* * * * *
End Supplemental Information

Footnotes

1.  Aluminum Import Monitoring and Analysis System Proposed Rule, 85 FR 23748 (April 29, 2020) (Proposed Rule).

Back to Citation

2.  Aluminum Import Monitoring and Analysis System, 85 FR 83804 (December 23, 2020) (Final Rule).

Back to Citation

3.  See Steel Import Monitoring and Analysis System, Final Rule, 70 FR 72373 (December 5, 2005); Modification of Regulations Regarding the Steel Import Monitoring and Analysis System, 85 FR 56162 (September 11, 2020) (SIMA Modification).

Back to Citation

4.  Aluminum Import Monitoring and Analysis System: Delay of Effective Date, 86 FR 7237 (January 27, 2021) (Delay of Effective Date Notification).

Back to Citation

5.  These comments can be found by searching for the Final Rule (Docket No. ITA-2021-0001) on the Federal eRulemaking portal at http://www.regulations.gov.

Back to Citation

6.  Aluminum Import Monitoring and Analysis System: Stay and Delay of Compliance Date, 86 FR 17058 (April 1, 2021) (Stay and Delay of Compliance Date Notification).

Back to Citation

7.  For further background and information, see the Final Rule.

Back to Citation

8.  As discussed in § 361.101(a)(1), a list of the products covered by the AIM system by HTS codes can be obtained on the AIM system website. The HTS codes, which are maintained by the U.S. International Trade Commission (ITC), may be updated periodically to reflect revisions to the codes.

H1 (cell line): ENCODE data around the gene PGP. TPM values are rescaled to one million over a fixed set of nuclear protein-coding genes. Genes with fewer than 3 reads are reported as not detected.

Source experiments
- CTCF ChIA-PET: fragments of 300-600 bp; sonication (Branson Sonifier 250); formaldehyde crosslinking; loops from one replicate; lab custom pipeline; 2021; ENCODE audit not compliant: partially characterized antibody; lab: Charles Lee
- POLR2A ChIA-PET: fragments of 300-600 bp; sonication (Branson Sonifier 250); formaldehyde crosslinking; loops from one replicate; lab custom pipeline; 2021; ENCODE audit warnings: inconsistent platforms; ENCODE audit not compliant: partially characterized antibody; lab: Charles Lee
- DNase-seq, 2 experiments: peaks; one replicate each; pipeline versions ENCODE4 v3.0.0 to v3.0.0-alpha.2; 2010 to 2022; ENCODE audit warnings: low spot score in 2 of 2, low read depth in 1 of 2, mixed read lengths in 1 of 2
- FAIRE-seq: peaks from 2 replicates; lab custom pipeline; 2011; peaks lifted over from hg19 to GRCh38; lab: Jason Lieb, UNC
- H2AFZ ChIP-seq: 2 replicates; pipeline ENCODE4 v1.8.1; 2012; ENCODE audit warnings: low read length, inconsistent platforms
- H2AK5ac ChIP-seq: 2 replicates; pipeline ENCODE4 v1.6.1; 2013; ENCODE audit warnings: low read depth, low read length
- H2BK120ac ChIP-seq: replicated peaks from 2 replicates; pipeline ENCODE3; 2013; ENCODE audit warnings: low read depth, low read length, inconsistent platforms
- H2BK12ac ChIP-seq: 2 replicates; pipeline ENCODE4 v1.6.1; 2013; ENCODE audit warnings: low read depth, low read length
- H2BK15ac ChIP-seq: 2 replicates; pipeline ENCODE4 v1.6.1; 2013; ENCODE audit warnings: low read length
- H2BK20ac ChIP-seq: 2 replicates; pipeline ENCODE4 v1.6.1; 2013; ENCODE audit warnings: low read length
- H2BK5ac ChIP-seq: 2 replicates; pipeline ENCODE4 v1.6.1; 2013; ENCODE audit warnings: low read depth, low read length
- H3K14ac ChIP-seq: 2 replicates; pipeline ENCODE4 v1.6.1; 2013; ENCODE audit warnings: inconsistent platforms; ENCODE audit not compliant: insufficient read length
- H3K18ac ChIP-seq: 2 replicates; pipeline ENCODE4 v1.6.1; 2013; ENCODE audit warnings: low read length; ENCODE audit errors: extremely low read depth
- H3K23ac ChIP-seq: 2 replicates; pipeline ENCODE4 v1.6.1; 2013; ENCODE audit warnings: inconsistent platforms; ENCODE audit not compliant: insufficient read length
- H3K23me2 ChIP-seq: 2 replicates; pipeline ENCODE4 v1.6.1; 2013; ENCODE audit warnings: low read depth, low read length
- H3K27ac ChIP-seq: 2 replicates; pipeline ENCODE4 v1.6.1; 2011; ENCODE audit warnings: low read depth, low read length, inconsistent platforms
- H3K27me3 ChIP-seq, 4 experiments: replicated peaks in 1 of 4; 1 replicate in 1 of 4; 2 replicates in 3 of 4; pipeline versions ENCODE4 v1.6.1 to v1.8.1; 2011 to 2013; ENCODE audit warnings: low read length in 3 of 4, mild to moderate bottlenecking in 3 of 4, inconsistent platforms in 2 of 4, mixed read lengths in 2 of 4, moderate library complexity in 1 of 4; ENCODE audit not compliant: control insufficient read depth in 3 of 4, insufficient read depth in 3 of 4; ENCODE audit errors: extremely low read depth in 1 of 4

Back to Citation

9.  See Final Rule, 85 FR at 83808-12.

Back to Citation

10.  In accordance with § 361.103(c)(3)(i)(B), filers may state “not applicable” for this field if the product contains only secondary aluminum and no primary aluminum. Secondary aluminum is defined as aluminum metal that is produced from recycled aluminum scrap through a re-melting process. As explained in this document and § 361.103(c)(3)(i)(C), filers may state “unknown” for this field for license applications up to June 28, 2022.

Back to Citation

11.  In accordance with § 361.103(c)(3)(ii)(B), filers may state “not applicable” for this field if the product contains only secondary aluminum and no primary aluminum. Secondary aluminum is defined as aluminum metal that is produced from recycled aluminum scrap through a re-melting process. As explained in this document and § 361.103(c)(3)(ii)(C), filers may state “unknown” for this field for license applications up to June 28, 2022.

Back to Citation

12.  In accordance with § 361.103(c)(3)(iii)(B) and (C), filers may not state “not applicable” or “unknown” for this field.

Back to Citation

13.  S ee Final Rule, 85 FR at 83809-10.

Back to Citation

15.  See Final Rule, 85 FR at 83810.

Back to Citation

16.  Id., 85 FR at 83811.

Back to Citation

17.  See SIMA Modification, 85 FR at 56166 (“[T]he mill test certification is currently required by CBP for entry purposes, in accordance with 19 CFR 141.89 and 142.6, and Commerce expects that the mill test certification would be included with the standard sales documentation for steel mill imports and therefore would be readily available to the importer.”)

Back to Citation

18.  See Final Rule, 85 FR at 83812.

Back to Citation

[FR Doc. 2021-10747 Filed 5-20-21; 8:45 am]

BILLING CODE 3510-DS-P